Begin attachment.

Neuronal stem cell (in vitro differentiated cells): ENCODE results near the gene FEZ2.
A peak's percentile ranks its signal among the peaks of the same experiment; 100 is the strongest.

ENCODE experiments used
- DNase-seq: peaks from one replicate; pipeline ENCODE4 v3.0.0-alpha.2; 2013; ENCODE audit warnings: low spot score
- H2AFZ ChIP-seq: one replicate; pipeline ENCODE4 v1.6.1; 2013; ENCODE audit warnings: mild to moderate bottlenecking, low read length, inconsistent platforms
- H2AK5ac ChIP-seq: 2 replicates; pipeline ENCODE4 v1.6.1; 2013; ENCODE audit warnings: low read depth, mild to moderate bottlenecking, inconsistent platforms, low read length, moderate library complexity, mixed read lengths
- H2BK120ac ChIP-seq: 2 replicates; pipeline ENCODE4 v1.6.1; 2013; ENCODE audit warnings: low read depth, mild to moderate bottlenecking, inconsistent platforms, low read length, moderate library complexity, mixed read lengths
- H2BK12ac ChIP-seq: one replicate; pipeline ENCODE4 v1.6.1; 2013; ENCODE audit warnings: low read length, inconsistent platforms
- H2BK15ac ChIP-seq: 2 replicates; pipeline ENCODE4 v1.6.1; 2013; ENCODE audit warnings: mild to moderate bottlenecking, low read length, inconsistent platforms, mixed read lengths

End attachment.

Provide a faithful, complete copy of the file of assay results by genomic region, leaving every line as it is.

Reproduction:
Neuronal stem cell (in vitro differentiated cells): ENCODE results near the gene FEZ2.
A peak's percentile ranks its signal among the peaks of the same experiment; 100 is the strongest.

ENCODE experiments used
- DNase-seq: peaks from one replicate; pipeline ENCODE4 v3.0.0-alpha.2; 2013; ENCODE audit warnings: low spot score
- H2AFZ ChIP-seq: one replicate; pipeline ENCODE4 v1.6.1; 2013; ENCODE audit warnings: mild to moderate bottlenecking, low read length, inconsistent platforms
- H2AK5ac ChIP-seq: 2 replicates; pipeline ENCODE4 v1.6.1; 2013; ENCODE audit warnings: low read depth, mild to moderate bottlenecking, inconsistent platforms, low read length, moderate library complexity, mixed read lengths
- H2BK120ac ChIP-seq: 2 replicates; pipeline ENCODE4 v1.6.1; 2013; ENCODE audit warnings: low read depth, mild to moderate bottlenecking, inconsistent platforms, low read length, moderate library complexity, mixed read lengths
- H2BK12ac ChIP-seq: one replicate; pipeline ENCODE4 v1.6.1; 2013; ENCODE audit warnings: low read length, inconsistent platforms
- H2BK15ac ChIP-seq: 2 replicates; pipeline ENCODE4 v1.6.1; 2013; ENCODE audit warnings: mild to moderate bottlenecking, low read length, inconsistent platforms, mixed read lengths